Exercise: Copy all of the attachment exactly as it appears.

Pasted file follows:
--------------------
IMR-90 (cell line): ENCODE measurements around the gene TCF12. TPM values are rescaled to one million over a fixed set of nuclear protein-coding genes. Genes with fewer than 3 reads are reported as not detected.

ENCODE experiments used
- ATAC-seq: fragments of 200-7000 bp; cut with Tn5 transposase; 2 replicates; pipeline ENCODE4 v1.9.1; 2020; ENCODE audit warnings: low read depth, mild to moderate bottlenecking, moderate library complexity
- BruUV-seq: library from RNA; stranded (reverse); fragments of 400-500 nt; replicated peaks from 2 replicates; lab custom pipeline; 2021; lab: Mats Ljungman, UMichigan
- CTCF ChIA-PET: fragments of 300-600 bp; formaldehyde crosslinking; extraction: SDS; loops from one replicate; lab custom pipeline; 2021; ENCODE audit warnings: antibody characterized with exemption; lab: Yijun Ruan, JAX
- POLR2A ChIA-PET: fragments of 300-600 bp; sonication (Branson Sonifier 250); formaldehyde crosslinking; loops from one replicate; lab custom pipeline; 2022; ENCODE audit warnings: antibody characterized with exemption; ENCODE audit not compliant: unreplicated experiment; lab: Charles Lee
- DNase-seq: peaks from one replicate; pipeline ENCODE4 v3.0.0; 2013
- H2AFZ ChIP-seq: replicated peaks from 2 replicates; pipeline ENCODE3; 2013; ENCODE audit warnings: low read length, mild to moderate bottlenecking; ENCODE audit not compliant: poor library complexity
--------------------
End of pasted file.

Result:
IMR-90 (cell line): ENCODE measurements around the gene TCF12. TPM values are rescaled to one million over a fixed set of nuclear protein-coding genes. Genes with fewer than 3 reads are reported as not detected.

ENCODE experiments used
- ATAC-seq: fragments of 200-7000 bp; cut with Tn5 transposase; 2 replicates; pipeline ENCODE4 v1.9.1; 2020; ENCODE audit warnings: low read depth, mild to moderate bottlenecking, moderate library complexity
- BruUV-seq: library from RNA; stranded (reverse); fragments of 400-500 nt; replicated peaks from 2 replicates; lab custom pipeline; 2021; lab: Mats Ljungman, UMichigan
- CTCF ChIA-PET: fragments of 300-600 bp; formaldehyde crosslinking; extraction: SDS; loops from one replicate; lab custom pipeline; 2021; ENCODE audit warnings: antibody characterized with exemption; lab: Yijun Ruan, JAX
- POLR2A ChIA-PET: fragments of 300-600 bp; sonication (Branson Sonifier 250); formaldehyde crosslinking; loops from one replicate; lab custom pipeline; 2022; ENCODE audit warnings: antibody characterized with exemption; ENCODE audit not compliant: unreplicated experiment; lab: Charles Lee
- DNase-seq: peaks from one replicate; pipeline ENCODE4 v3.0.0; 2013
- H2AFZ ChIP-seq: replicated peaks from 2 replicates; pipeline ENCODE3; 2013; ENCODE audit warnings: low read length, mild to moderate bottlenecking; ENCODE audit not compliant: poor library complexity